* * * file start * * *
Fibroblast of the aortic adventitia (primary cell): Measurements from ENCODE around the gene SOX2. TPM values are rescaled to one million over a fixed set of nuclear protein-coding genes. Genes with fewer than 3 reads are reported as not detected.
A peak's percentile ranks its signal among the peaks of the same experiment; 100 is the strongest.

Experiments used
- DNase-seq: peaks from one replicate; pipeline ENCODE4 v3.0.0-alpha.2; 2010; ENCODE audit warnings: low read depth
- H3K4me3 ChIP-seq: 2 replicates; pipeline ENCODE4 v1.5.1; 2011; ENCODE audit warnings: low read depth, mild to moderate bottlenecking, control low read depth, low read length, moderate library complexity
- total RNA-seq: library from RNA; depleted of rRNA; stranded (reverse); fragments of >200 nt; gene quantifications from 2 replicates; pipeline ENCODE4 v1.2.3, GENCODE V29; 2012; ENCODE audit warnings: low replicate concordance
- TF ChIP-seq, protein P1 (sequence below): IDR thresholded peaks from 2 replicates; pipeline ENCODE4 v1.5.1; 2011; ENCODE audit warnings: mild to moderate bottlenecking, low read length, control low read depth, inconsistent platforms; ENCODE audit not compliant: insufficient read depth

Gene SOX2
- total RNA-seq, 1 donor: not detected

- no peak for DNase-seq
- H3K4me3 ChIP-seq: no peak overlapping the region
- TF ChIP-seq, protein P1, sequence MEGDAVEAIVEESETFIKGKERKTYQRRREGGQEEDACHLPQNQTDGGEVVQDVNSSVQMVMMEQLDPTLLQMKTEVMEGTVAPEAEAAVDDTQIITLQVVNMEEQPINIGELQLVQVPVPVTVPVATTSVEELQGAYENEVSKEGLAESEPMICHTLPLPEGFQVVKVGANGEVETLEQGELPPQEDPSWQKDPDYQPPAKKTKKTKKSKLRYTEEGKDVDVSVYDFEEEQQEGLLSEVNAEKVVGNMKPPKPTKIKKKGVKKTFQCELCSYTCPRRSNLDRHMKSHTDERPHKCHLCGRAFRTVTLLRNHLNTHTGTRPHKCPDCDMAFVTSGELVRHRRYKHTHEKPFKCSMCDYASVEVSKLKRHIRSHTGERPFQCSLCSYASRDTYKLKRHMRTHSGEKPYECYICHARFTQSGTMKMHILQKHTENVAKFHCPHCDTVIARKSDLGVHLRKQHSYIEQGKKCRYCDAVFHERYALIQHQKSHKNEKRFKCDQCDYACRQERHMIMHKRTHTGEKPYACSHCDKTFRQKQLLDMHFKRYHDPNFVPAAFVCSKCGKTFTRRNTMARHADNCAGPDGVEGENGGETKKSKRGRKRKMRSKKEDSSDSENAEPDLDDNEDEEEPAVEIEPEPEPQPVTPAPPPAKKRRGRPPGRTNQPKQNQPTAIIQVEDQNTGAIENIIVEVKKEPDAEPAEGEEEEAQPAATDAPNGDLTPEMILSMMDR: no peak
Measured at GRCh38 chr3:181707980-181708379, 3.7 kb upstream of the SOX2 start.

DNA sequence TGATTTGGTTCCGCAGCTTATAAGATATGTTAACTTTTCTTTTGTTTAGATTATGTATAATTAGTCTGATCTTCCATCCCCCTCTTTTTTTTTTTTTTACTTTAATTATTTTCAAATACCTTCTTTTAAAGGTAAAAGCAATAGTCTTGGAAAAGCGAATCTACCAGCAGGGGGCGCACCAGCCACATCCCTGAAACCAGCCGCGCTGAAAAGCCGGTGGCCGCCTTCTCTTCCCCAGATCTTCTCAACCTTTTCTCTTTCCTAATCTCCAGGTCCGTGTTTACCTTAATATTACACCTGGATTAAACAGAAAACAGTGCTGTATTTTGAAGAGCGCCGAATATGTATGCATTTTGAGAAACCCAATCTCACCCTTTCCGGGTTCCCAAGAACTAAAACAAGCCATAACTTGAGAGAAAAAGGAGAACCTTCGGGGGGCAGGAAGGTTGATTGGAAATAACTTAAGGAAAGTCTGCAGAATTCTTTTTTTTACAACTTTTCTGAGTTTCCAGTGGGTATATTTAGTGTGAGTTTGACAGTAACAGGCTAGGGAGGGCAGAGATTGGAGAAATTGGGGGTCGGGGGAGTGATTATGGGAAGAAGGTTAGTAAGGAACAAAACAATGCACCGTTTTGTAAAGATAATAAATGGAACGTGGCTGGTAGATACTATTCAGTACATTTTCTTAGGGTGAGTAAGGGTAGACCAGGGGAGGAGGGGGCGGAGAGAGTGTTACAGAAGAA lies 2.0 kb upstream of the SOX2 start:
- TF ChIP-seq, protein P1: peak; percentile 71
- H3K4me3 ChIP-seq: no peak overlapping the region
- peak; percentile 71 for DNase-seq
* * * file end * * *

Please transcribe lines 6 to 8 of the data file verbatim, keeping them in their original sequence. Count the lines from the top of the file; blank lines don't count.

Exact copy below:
- total RNA-seq: library from RNA; depleted of rRNA; stranded (reverse); fragments of >200 nt; gene quantifications from 2 replicates; pipeline ENCODE4 v1.2.3, GENCODE V29; 2012; ENCODE audit warnings: low replicate concordance
- TF ChIP-seq, protein P1 (sequence below): IDR thresholded peaks from 2 replicates; pipeline ENCODE4 v1.5.1; 2011; ENCODE audit warnings: mild to moderate bottlenecking, low read length, control low read depth, inconsistent platforms; ENCODE audit not compliant: insufficient read depth

Gene SOX2